Freshman Republican Weathers Backlash
Schmidt Says She Meant No Insult to Murtha
By Charles Babington
Washington Post Staff Writer
Wednesday, November 23, 2005; Page A03
Rep. Jean Schmidt flung the word "coward" at a
decorated war veteran from Pennsylvania last week, but
the Ohio Republican's comments landed with a splat in
her own Cincinnati district, where some supporters are
backing away as she scrambles to explain what she
Judging by her words yesterday -- the first after
avoiding the public for three days -- Schmidt doesn't
understand what the fuss is about, and sees herself
more as victim than villain. "I am amazed at what a
national story this has become," she said in a
statement. "I have been attacked very personally,
continuously since Friday evening."
I always thought that personal responsibility was a
basic tenet of the conservative philosophy.
--- Gregory <greggolopry@...
> Time Magazine's Hugh Sidey Dies at 78http://us.click.yahoo.com/u8TY5A/tzNLAA/yQLSAA/CvmplB/TM
> By DOUGLASS K. DANIEL
> The Associated Press
> Monday, November 21, 2005; 11:52 PM
> WASHINGTON -- Hugh Sidey, whose personal portraits
> of America's chief
> executives appeared in Time magazine's "The
> Presidency" column over
> four decades, died Monday. He was 78.
> His brother, Ed Sidey, said other relatives told him
> that Sidey had
> suffered a heart attack in Paris. He lived in
> suburban Potomac, Md.
> Sidey, who served as Time's White House
> correspondent and its
> Washington bureau chief, wrote "The Presidency" from
> 1966 to 1996. He
> was a contributing editor to the newsweekly at the
> time of his death.
> Reflecting on the presidents in a 2003 interview,
> Sidey said: "They
> are not as tall or articulate as you think they
> should be. And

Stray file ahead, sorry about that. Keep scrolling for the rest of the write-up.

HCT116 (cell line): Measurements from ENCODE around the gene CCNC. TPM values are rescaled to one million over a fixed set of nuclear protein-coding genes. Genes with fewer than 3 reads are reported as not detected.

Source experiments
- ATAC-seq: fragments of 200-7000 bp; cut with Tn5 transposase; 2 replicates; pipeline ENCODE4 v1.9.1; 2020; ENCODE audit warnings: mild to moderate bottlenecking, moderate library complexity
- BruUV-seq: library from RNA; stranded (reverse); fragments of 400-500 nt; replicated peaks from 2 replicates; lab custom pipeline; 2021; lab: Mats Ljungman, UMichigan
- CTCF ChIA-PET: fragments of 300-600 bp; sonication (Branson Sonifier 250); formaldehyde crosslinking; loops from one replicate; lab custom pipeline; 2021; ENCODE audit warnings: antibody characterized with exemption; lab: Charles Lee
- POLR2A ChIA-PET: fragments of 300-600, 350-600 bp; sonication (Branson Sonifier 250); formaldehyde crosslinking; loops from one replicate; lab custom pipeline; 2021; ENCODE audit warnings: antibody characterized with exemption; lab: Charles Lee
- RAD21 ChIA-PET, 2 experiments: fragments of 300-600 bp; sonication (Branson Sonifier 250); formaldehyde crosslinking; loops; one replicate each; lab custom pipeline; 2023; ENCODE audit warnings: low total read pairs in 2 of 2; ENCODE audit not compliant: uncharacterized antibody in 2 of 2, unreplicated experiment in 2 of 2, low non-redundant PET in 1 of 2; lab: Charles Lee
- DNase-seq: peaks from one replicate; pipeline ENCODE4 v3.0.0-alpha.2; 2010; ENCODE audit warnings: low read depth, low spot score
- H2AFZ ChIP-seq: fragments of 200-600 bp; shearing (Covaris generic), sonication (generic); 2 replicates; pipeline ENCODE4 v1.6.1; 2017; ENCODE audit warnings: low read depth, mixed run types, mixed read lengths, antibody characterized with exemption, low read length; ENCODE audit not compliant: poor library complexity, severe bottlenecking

> they're not super people, so that is a bit of a
> letdown. Then you
> begin to understand, though, when you write about
> them as I have, how
> vital they are to the American system."
> Beginning with John F. Kennedy, whom he once
> interviewed during a
> swim at the White House, Sidey enjoyed unusual
> access to the
> presidents. He tended to focus on the personal
> dimensions of those in
> power, and his balanced portraits, whether
> sympathetic or critical,
> often endeared him to the men who occupied the Oval
> "He proved you can write about people in power and
> still be the
> gentleman journalist," said James Carney, Washington
> bureau chief for
> the magazine. "He's in some ways the model we all
> aspire to."
> Sidey was on hand for many of the triumphs and
> tragedies the
> presidents experienced.
> He was in Dallas when Kennedy was assassinated in
> 1963, traveled
> extensively with Lyndon B. Johnson _ whom he
> considered the most
> fascinating person he ever knew _ and flew to China
> with Richard M.
> Nixon in 1972.
> He walked through Moscow's Red Square with Ronald
> Reagan in 1988 and,
> last year, was aboard the plane that carried
> Reagan's body to
> In a statement, former first lady Nancy Reagan
> recalled that event
> and Sidey's presence a few weeks ago at the
> dedication of the Air
> Force One Pavilion at the Reagan Library. "Today, I
> have lost a dear
> friend and America has lost one of its most trusted
> journalists," she
> Sidey was hired by Life magazine in New York in 1955
> and went to
> Washington in 1957 to cover the administration of
> Dwight D.
> Eisenhower. He later joined the Washington staff of
> Time and wrote
> about every president from Eisenhower to George W.
> He wrote or contributed to seven books on the chief
> including "Hugh Sidey's Portraits of the Presidents"
> (2004). He also
> was a chairman of the White House Historical
> Sidey appeared as a panelist on the television
> program "Agronsky &
> Company" and its successor, "Inside Washington," for
> nearly 25 years.
> A fourth-generation newsman, Sidey was born in
> Greenfield, Iowa, on
> Sept. 3, 1927, and grew up working on his father's
> weekly newspaper.
> After serving in the Army, he received a bachelor's
> degree in
> journalism from Iowa State College in 1950. He
> worked for newspapers
> in Council Bluffs, Iowa, and Omaha, Neb., before
> joining Time Inc.
> Sidey and his wife, Anne, married in 1953 and raised
> three daughters
> and a son.
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